Gretchen Parlato: A Voice to Call Her Own
By Mel Minter
When vocalist Gretchen Parlato performs a song, she doesn’t so much inhabit it as become inhabited by it, living and breathing a musical and emotional life that is inseparable from the artist. Her singing is personal, and therefore it’s immediate and resonant—and because of that, apparently artless.
Myles Boisen mylesboisen.com
Zoe Boekbinder makes music for people who like to wear sequins to the library
By Summer Olsson
When I first heard Zoe Boekbinder’s beautiful Artichoke Perfume, I thought it sounded like the musical child of Jolie Holland and Joanna Newsom had joined the circus and made an album. Not only do other people compare her to Holland, Boekbinder (pronounced “Bookbinder”) lists the musician as an influence, too. But the Oakland-based Canadian is hesitant to label her sound.
A Little More Experimental, a Little More Eclectic
Jazz, Deconstructed series explores jazz’ roots and branches
By Mel Minter
Jazz, Deconstructed, a new four-concert series, features local artists with visionary projects that stretch from New Orleans’ Congo Square to an electrocoustic jazz/hip-hop detente.
Flyer on the Wall
She beckons with her ... eyes. Also, her tetas. One of the best things about Atomic Cantina (315 Gold SW) is that there’s continuously been local art on the punk rock bar’s walls since it opened in May 2003. (Do we smell a birthday coming on?) Atomic’s not afraid to hang pop art, risqué or abstract, along with other beautiful and weird works by 505 faves. This month, drop by to see paintings by Christina Aristmuño, David Gatt, Megan Cronin, John Henry Hansen, Amanda Banker, Heather Cronin, Sunita Aristmuño, George Evans, Rodney Ibarra, Jay Smithline and Melinda Casey; photography by Crystal Sims, John Salazar and Nathan Paolinelli; ink work by Jeff Hayes; and mixed media by Kevin Hopper and Sharon Chang. (Marisa Demarco)
The Grateful Dead Crimson, White & Indigo · The Freak Out List, DVD
By Adam Perry
Despite the stereotypically cheesy cover art that will probably shoo away non-Deadheads (as usual), Crimson, White & Indigo (or “7/7/89”) includes a whole lot more than the mindless hippie drool suggested by the horrible ponytails worn by Mickey Hart, Bob Weir and Jerry Garcia at the time. Just one year before his fatal drug overdose, keyboardist Brent Mydland delivered an improvised monologue that was both uplifting and jarring during “Blow Away” and was really the MVP of this charged evening in Philly. The band also covered Willie Dixon, James “Sugar Boy” Crawford and Bob Dylan, and mesmerized the huge audience with its often-peaking space-folk, highlighted by poet Robert Hunter’s powerful lyrics in “Box of Rain” and “Wharf Rat.” Proof that the Dead were an impressively diverse and effectual band well after the ’60s.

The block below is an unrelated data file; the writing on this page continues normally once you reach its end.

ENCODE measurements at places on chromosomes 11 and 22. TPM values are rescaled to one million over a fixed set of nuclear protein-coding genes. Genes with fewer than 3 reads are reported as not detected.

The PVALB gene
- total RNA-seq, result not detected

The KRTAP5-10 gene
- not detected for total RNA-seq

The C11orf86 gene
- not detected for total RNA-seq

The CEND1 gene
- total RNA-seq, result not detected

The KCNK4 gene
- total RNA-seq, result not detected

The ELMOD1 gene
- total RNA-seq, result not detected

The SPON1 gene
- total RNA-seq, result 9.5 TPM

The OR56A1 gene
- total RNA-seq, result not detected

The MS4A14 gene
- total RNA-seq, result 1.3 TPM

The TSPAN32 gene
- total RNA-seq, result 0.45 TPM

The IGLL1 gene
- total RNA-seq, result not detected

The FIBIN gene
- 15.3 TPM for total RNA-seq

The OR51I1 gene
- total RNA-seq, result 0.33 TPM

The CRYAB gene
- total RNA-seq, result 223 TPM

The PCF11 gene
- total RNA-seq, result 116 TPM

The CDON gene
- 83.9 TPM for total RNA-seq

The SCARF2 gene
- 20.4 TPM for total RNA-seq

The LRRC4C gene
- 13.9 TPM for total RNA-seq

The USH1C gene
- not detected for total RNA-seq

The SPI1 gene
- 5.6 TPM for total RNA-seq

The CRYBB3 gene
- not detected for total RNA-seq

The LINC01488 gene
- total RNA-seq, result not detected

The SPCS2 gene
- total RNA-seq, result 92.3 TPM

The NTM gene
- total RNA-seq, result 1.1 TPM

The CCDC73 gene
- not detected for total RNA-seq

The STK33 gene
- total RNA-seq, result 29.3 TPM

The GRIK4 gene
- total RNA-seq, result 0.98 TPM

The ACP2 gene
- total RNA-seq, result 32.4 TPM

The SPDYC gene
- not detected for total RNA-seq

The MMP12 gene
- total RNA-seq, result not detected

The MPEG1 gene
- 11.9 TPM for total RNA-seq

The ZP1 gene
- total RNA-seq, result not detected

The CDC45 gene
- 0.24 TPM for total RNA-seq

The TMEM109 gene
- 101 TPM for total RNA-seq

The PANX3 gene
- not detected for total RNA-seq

Courtesy of the Artist
Franks & Deans • punk rock, rock 'n' roll • Shrewd • Punctured Muffler • Silent Crush • metal
By August March
At some point during the progression of meta-ultra-postmodernism, it was only natural that a band covering Rat Pack tunes revisioned as rambling ska paeans or blisteringly buoyant punk anthems based on the imbibing and love-making habits of dudes like Frank Sinatra and Dean Martin would rise from the rocanrol cauldron. Well it's 2017 and such has indeed come to pass. The name of the band is Franks & Deans. They've succeeded by inflecting the sweepingly romantic, sometimes melancholy and nearly always self-referential ditties of these post-war, pre-rock vocal heroes with good-natured rhythms and danceable guitar leads—as well as an updated fashion sense that seems to borrow more from ZZ Top's summer style guide than from Robin and the 7 Hoods—that adds affable nuance to legendary, mid-century American popular music. Band members Rob DeTie, Mike "Pip" Ullemeyer, Hoss and Sampson await your indulgence at Low Spirits on Thursday, Feb. 23, and the admission price of $5 sure as heck beats dropping “Three Coins in the Fountain.”
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